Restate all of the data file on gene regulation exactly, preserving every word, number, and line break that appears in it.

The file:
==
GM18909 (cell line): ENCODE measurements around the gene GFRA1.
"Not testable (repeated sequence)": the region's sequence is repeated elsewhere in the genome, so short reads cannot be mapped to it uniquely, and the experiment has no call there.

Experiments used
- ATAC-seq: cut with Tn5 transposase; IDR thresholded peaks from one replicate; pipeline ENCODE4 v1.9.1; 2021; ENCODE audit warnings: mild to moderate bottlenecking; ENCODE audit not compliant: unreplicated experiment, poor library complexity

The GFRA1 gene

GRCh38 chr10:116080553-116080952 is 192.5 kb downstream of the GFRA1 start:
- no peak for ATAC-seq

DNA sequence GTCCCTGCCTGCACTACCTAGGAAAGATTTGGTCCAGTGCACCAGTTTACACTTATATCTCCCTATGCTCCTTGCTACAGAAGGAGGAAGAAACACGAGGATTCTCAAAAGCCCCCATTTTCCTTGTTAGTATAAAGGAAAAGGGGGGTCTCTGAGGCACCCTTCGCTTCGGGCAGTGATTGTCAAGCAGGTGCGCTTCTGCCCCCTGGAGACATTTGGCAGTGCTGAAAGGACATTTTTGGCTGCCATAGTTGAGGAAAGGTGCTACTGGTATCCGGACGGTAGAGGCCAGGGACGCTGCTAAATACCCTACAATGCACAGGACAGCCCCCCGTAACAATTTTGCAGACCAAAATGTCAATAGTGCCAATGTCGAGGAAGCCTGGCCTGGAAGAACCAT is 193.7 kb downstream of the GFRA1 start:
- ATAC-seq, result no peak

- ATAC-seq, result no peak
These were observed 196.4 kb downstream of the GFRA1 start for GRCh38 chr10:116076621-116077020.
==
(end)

GM18909 (cell line): ENCODE measurements around the gene GFRA1.
"Not testable (repeated sequence)": the region's sequence is repeated elsewhere in the genome, so short reads cannot be mapped to it uniquely, and the experiment has no call there.

Experiments used
- ATAC-seq: cut with Tn5 transposase; IDR thresholded peaks from one replicate; pipeline ENCODE4 v1.9.1; 2021; ENCODE audit warnings: mild to moderate bottlenecking; ENCODE audit not compliant: unreplicated experiment, poor library complexity

The GFRA1 gene

GRCh38 chr10:116080553-116080952 is 192.5 kb downstream of the GFRA1 start:
- no peak for ATAC-seq

DNA sequence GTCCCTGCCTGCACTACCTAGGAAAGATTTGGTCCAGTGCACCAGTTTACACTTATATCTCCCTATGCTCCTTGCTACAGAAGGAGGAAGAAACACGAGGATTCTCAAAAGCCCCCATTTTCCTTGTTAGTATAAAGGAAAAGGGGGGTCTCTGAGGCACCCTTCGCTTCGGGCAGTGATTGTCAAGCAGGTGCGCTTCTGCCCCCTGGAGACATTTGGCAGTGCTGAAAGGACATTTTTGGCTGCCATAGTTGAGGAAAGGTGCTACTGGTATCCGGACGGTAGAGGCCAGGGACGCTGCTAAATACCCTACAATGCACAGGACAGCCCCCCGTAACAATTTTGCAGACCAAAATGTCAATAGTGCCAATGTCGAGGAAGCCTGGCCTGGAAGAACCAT is 193.7 kb downstream of the GFRA1 start:
- ATAC-seq, result no peak

- ATAC-seq, result no peak
These were observed 196.4 kb downstream of the GFRA1 start for GRCh38 chr10:116076621-116077020.